Another tour today, and another wonderful day. Robyn, Adam and I went to a local village, home of the chief of Savusavu. I have seen plenty of postcard worthy scenery, but we just keep getting better and better and today's was by far the best.
We arrived by tender at Savusavu and were bundled onto another un-air conditioned bus, but this was only a short ride to the local village. We were welcomed with a Bula (welcome) song and a flower wreath much like a lei. (As a side note, everywhere you go in Fiji people are always saying Bula to you. Even when we've been on a bus, they have called out and waved to us-they are really really friendly here and always smiling.)
We were shown around the village a bit. It was mostly beachy shacks painted in fresh greens and blues. We saw the meeting hall, the tiny old church and the much larger new church which they are still building (but looked as if they were using it already). Then we were taken to the beach which skirted the village. Think typical blue sky and waters, yellow-white sand and the brown and green of coconut palms and you have a fair idea of what we were looking at. Beaches at home are absolutely nothing-this was truly stunning.
The group was then asked to sit down for a kava ceremony and another cultural show. The kava ceremony was interesting. First we saw it being made in a huge wooden bowl with legs. Water was poured into the bowl then an assistant passed the 'chief' (though he didn't look old enough to be the actual chief) what looked like bunches of raffia or dangly weeds which were used to wipe down the sides of the bowl with the water. I assume there was also some kava powder in the bowl, otherwise it was just dirty water (kava is made from a dried tree root which is then smooshed into powder and added to water to make the drink). A cup was then filled with the drink, it is passed to the first person (7 volunteers from the tour group) who clapped once, accepted and drank from the cup, passed it back then clapped three times. The cup was refilled and passed onto the next person and the ritual continued.
When the ceremony was over, the villagers did some traditional singing and dancing. It was much the same as what I saw at the Arts Village, but it was much more relaxed and less rehearsed. There were a couple of kids joining in and getting steps and movements wrong, and so there was laughter too and it all just seemed more real in a way. I guess more that we were part of the village and not just paying tourists.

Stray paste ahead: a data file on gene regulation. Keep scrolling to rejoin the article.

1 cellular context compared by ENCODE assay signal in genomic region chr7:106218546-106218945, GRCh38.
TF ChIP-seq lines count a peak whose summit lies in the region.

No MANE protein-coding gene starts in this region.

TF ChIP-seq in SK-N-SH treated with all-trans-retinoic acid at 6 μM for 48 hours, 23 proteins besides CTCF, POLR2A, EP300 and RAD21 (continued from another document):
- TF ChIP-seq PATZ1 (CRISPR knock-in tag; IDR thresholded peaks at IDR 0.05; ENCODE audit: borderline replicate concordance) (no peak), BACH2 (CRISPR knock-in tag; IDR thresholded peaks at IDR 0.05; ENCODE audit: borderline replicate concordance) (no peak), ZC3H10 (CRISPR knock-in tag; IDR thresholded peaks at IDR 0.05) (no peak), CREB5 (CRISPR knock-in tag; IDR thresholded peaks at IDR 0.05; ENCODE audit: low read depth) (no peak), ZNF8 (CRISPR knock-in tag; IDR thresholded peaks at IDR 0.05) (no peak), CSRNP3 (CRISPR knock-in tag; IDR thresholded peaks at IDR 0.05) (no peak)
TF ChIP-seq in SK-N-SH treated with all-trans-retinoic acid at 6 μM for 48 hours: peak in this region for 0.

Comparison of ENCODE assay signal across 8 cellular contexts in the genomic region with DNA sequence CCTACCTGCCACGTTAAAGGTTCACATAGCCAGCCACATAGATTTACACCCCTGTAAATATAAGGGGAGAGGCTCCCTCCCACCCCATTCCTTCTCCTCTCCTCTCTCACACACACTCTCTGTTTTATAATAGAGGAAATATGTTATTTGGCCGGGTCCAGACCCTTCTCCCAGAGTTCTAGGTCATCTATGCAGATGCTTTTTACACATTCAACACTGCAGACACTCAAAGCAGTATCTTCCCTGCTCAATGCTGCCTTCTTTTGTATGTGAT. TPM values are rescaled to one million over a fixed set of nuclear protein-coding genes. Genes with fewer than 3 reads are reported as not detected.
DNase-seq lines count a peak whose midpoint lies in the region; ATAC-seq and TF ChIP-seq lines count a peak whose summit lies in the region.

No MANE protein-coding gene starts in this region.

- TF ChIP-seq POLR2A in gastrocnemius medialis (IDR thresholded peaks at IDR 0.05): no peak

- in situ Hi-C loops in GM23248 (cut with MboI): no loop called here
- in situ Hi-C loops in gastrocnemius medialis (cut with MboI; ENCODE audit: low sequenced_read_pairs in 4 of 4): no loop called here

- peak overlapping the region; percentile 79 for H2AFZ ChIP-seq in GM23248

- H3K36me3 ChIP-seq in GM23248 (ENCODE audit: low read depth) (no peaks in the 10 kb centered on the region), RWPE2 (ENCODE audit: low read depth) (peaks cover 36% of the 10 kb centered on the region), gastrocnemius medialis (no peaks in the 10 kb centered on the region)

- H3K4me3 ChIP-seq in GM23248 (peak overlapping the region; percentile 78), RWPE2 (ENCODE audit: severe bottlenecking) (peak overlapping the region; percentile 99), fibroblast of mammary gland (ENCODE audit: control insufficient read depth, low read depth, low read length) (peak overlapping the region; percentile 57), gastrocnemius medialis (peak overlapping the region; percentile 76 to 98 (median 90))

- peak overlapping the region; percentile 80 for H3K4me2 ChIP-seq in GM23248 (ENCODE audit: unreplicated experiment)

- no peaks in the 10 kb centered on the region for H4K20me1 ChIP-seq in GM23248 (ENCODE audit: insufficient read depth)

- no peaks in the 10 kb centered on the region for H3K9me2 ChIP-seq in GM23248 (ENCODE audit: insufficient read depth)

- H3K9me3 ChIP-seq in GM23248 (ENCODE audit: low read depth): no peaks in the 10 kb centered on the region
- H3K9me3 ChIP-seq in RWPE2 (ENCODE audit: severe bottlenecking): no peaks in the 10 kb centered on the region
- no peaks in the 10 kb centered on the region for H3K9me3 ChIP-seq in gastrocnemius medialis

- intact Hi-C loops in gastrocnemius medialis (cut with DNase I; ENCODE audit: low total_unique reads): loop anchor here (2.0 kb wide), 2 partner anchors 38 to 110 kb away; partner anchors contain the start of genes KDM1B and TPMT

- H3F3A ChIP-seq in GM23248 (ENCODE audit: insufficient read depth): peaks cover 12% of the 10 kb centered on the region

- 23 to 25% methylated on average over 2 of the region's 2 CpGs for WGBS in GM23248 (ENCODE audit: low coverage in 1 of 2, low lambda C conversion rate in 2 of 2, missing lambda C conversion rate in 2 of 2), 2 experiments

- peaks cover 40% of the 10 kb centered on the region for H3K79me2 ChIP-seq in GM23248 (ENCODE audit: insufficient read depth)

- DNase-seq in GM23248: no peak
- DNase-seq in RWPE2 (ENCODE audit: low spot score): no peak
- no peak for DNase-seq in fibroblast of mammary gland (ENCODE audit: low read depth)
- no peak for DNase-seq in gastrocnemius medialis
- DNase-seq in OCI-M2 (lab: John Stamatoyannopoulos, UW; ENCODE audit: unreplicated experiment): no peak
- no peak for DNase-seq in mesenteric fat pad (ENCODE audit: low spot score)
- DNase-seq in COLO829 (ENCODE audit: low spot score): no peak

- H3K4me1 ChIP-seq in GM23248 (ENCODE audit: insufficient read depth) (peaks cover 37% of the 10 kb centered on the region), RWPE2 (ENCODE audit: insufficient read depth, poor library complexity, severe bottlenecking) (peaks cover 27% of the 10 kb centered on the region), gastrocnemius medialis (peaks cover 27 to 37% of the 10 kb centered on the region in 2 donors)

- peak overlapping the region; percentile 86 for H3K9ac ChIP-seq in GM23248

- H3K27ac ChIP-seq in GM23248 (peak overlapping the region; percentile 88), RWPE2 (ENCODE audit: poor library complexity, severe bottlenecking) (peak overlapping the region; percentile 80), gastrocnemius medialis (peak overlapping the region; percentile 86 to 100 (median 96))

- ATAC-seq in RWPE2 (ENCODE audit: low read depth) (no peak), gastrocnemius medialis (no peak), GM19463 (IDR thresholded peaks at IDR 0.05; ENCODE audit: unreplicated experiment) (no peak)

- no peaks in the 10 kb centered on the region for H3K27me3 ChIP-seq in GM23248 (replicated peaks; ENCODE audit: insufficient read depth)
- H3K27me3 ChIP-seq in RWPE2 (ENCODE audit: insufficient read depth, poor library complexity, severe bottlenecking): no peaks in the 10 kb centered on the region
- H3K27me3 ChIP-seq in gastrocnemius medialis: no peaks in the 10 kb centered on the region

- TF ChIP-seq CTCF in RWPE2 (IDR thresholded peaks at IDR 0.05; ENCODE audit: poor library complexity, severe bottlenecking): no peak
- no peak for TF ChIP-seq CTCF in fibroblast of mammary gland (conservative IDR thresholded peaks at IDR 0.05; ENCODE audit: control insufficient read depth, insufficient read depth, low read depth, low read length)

Next, the villagers demonstrated how they get coconuts when they want them-by climbing the palms-and also one of the women and one of the men used the palm leaves to make a basket and bag which would then be dried and used for carrying things. They also cut up some fresh (green) and dried (brown) coconuts and we got to try them, both the flesh and coconut water.
We were then given time to browse the souvenir stalls run by the villagers and wander some more around the village. The three of us found a spot near the beach to plonk down and just observe. I could have sat there for hours watching the water, it was so beautiful.
We weren't alone for long though, and one of the villagers, a boy of about 15 by the look, came and sat with us and chatted and asked us questions and we asked him questions. We found out the village has about 200 people living in it, he has (about) 9 siblings (!!!) and that the majority of people born in the village end up staying in the village all their lives, though many move to Suva for university but come back again. I also asked how often they had tourists coming to their village and if they were sick of it. He said that there was a resort nearby that brought tourists every Tuesday and cruise ships like us about once a month, and that they liked being able to share their traditions so didn't mind the tourists. He was a really nice kid, shame he wasn't a bit older!
Before we knew it, it was time to say goodbye and get back on the bus back to town. Like yesterday, I am so glad that I did the tour as I learnt so much.
Back in town, we wandered around the shops for a little while but there wasn't really much there so we got the tender back to the ship for the rest of the day.